Fourth Link:

Macbeth by Jo Nesbo. Inspector Macbeth, an ex-drug addict is the head of the SWAT team in an industrial town in the 1970s in Scotland, a town full of drug addicts, where there is a titanic struggle for control between the police force, corrupt politicians, motorbike gangs and  drug dealers.

Fifth Link:

In Oliver Twist by Charles Dickens young Oliver is forced to join a gang of young pickpockets led by the Artful Dodger under the control of Fagin in Victorian London.

Sixth Link:

My final link is Worth Killing For by Ed James. It reminded me of Oliver Twist with a phone-theft gang of young hoodies on bikes, who snatch mobile phones in modern day London. They are led by the mysterious Kamal.

My chain has just one link running through it. It has travelled from north of Melbourne in Western Australia to western Arkansas in America, then to Edinburgh in Scotland and ends in London in England, linked by gangs in each location – gangs of outlaws, ‘nightriders’, organised criminals, drug dealers, motorbike gangs, gangs of pickpockets and mobile phone thieves.

Book Beginnings & The Friday 56: The Silence of the Girls by Pat Barker

Every Friday Book Beginnings on Friday is hosted by Gillion at Rose City Reader where you can share the first sentence (or so) of the book you are reading, along with your initial thoughts about the sentence, impressions of the book, or anything else the opener inspires.

The Silence of the Girls is one of the latest books I bought. It is the first book in Pat Barker’s Troy series, historical fiction retelling the story of the Trojan war from the point of view of the women.

The Book begins:

Great Achilles. Brilliant Achilles, shining Achilles, godlike Achilles … How the epithets pile up. We never called him any of those things; we called him ‘the butcher’.

Also every Friday there is The Friday 56, hosted by Freda at Freda’s Voice, where you grab a book and turn to page 56 (or 56% of an eBook), find one or more interesting sentences (no spoilers), and post them.

Page 56:

Somebody once said to me: You never mention his looks. And it’s true, I don’t, I find it difficult. At that time, he was probably the most beautiful man alive, as he was certainly the most violent, but that’s the problem. How do you separate a tiger’s beauty from its ferocity? Or a cheetah’s elegance from its speed of attack? Achilles was like that – the beauty and the terror were two sides of a single coin.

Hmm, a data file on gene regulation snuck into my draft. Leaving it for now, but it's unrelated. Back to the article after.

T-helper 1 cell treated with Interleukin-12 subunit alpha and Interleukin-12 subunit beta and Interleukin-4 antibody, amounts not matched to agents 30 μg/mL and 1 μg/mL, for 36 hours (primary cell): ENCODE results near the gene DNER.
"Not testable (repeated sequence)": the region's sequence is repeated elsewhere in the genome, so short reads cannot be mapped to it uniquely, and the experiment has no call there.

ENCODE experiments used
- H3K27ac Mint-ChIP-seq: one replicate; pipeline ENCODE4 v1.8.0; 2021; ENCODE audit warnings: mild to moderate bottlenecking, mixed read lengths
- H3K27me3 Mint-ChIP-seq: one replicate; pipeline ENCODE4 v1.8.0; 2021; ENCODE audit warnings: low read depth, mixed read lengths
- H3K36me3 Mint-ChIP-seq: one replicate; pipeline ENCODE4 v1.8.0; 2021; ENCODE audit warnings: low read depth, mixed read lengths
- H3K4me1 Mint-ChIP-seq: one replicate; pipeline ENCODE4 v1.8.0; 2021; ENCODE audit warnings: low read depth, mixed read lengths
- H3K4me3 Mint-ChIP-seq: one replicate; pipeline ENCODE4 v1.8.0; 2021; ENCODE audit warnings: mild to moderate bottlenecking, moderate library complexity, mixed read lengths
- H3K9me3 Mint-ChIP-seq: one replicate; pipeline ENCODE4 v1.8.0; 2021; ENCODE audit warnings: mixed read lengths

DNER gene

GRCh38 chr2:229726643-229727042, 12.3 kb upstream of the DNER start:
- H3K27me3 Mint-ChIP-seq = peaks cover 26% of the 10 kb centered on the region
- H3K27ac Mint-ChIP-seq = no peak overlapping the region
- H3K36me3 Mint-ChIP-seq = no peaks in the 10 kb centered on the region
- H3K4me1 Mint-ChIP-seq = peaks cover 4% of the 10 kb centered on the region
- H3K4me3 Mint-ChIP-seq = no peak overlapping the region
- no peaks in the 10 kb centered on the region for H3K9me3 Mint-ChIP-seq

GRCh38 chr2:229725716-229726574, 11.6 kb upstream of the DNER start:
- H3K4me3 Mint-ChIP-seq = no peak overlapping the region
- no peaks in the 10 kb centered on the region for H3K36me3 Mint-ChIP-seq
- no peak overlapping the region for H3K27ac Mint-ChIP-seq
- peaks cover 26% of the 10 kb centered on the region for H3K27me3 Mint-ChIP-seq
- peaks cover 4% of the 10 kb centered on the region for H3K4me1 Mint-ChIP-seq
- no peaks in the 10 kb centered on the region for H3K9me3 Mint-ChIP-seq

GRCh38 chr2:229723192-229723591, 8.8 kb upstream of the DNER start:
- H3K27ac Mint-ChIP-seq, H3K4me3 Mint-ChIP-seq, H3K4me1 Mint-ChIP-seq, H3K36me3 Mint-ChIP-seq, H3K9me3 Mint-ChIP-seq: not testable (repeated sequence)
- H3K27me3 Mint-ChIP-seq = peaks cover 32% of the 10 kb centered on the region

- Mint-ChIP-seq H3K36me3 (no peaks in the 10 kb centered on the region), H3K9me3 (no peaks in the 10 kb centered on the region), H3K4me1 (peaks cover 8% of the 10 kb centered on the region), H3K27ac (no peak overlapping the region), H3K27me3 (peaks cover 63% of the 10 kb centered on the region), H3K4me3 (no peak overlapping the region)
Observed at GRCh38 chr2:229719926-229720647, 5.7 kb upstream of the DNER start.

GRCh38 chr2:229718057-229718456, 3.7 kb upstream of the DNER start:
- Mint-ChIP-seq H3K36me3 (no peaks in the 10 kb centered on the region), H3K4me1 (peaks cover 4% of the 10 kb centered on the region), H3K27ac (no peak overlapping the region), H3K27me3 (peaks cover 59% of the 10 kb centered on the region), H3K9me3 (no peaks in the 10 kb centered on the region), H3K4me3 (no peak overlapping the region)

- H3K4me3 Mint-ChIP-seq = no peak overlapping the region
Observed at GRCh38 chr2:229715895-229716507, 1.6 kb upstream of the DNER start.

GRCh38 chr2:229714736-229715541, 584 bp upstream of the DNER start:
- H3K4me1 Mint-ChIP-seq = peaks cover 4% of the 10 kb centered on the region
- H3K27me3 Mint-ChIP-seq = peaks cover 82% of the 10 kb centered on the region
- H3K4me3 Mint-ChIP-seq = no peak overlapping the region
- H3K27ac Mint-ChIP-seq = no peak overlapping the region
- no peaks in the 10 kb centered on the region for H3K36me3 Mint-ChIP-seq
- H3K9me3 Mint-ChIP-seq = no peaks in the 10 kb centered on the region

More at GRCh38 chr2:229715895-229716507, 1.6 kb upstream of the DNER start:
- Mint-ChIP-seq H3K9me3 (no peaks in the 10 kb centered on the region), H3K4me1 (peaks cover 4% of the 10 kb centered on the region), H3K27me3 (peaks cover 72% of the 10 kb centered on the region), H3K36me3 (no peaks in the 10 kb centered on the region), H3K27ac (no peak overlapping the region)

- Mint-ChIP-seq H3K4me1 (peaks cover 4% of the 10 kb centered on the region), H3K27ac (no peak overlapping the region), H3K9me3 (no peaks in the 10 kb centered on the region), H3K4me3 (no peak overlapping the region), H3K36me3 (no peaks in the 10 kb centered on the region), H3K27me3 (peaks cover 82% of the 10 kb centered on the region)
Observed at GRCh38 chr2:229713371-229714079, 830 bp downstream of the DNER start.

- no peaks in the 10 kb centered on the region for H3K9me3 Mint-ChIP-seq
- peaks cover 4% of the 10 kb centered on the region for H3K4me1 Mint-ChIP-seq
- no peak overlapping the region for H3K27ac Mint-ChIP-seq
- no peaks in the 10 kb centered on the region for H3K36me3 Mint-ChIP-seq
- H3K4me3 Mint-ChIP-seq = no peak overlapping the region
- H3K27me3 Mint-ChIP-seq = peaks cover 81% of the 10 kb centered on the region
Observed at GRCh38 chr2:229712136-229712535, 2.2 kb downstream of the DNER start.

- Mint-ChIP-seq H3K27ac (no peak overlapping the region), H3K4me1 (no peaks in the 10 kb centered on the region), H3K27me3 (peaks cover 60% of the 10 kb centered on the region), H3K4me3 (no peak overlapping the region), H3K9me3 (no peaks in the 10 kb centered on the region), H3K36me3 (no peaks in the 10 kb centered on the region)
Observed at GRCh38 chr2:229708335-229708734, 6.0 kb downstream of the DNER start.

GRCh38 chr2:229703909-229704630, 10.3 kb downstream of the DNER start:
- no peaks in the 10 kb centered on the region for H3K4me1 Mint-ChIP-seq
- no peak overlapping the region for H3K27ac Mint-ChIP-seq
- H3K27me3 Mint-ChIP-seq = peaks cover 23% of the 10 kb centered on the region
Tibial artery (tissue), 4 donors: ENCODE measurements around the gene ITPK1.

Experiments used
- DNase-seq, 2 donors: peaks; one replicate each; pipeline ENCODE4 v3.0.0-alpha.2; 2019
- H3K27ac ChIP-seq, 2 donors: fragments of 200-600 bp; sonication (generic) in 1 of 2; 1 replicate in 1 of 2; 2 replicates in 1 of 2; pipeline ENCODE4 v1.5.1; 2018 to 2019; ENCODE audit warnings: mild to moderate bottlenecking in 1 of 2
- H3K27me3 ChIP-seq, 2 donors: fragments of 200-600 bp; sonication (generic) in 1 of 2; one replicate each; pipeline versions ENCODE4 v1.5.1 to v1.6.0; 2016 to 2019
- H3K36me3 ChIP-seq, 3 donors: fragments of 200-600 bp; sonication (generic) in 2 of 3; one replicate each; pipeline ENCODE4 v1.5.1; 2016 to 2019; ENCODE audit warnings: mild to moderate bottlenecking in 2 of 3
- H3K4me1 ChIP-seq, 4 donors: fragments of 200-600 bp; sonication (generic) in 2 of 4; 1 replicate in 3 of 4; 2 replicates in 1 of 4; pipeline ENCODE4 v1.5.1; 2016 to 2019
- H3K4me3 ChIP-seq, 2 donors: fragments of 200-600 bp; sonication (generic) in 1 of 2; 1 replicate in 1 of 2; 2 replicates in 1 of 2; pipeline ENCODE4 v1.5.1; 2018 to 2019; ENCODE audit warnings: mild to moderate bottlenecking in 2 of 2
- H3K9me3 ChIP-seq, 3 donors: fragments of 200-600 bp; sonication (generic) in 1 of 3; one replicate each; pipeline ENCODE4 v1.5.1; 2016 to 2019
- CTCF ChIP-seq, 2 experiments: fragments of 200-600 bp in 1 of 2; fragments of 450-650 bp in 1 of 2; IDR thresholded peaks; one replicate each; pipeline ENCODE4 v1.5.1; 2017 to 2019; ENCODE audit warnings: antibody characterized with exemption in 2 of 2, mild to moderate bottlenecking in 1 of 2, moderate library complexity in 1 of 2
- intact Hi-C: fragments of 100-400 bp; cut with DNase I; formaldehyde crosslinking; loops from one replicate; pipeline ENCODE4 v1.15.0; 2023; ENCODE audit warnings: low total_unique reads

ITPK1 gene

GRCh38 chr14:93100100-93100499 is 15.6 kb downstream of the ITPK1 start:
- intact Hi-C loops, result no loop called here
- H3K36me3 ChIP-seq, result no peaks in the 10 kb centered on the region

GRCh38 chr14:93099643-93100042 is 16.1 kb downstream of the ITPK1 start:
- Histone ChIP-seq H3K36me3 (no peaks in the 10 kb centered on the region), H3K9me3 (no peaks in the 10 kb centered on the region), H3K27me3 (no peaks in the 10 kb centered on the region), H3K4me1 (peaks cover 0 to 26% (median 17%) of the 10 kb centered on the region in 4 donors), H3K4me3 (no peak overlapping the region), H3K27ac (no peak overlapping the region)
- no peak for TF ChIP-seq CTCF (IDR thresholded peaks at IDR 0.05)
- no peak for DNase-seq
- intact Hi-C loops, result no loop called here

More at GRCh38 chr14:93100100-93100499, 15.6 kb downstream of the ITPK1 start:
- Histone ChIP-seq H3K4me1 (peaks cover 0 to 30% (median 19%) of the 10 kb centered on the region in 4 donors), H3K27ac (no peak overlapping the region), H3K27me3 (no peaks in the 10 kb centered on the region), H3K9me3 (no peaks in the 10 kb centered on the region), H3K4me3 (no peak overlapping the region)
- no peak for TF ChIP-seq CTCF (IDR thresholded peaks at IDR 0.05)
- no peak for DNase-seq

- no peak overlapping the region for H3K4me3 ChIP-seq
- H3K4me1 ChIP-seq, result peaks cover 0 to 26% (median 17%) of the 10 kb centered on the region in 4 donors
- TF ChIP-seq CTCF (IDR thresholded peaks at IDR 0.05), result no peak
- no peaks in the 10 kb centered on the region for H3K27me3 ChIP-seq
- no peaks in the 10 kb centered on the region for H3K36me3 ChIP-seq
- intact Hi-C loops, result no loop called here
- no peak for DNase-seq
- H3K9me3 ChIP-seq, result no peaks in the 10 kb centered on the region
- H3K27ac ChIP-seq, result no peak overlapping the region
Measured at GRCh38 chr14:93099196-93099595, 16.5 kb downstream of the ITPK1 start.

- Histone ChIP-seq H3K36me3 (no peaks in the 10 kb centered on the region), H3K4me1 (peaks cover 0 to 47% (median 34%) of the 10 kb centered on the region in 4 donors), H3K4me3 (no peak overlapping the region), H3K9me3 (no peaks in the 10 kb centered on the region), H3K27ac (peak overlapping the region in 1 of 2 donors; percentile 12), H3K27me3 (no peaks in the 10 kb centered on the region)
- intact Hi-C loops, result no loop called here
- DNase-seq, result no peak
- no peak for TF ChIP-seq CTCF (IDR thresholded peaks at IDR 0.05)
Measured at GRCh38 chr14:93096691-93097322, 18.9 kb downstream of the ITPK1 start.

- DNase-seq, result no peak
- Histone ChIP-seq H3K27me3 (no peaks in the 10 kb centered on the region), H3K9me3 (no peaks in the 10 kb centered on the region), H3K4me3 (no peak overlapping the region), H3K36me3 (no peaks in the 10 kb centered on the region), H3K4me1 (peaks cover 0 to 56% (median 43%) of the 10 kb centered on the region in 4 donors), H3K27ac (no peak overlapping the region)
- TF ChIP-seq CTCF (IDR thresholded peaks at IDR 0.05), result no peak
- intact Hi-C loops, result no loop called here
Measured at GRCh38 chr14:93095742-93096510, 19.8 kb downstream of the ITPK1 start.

Synopsis from Fantastic Fiction:

Here is the story of the Iliad as we’ve never heard it before: in the words of Briseis, Trojan queen and captive of Achilles. Given only a few words in Homer’s epic and largely erased by history, she is nonetheless a pivotal figure in the Trojan War. In these pages she comes fully to life: wry, watchful, forging connections among her fellow female prisoners even as she is caught between Greece’s two most powerful warriors. Her story pulls back the veil on the thousands of women who lived behind the scenes of the Greek army camp—concubines, nurses, prostitutes, the women who lay out the dead—as gods and mortals spar, and as a legendary war hurtles toward its inevitable conclusion. Brilliantly written, filled with moments of terror and beauty, The Silence of the Girls gives voice to an extraordinary woman—and makes an ancient story new again.

The Silence of the Girls was nominated for


Baileys Women’s Prize for Fiction Best Book
Women’s Prize For Fiction Best Novel
Costa Book Awards Best Novel

It was also:

A Washington Post Notable Book
One of the Best Books of the Year: NPR, The Economist, Financial Times
 
Shortlisted for the Costa Novel Award
Finalist for the Women’s Prize for Fiction

So, I’m really hoping I’ll enjoy it. What do you think? If you’ve read it do you think it lives up to its reputation?

Throwback Thursday: Painting as a Pastime by Winston S. Churchill

I’m linking up today with Davida @ The Chocolate Lady’s Book Review Blog for Throwback Thursday. It takes place on the Thursday before the first Saturday of every month (i.e., the Thursday before the monthly #6Degrees post). The idea is to highlight one of your previously published book reviews and then link back to Davida’s blog.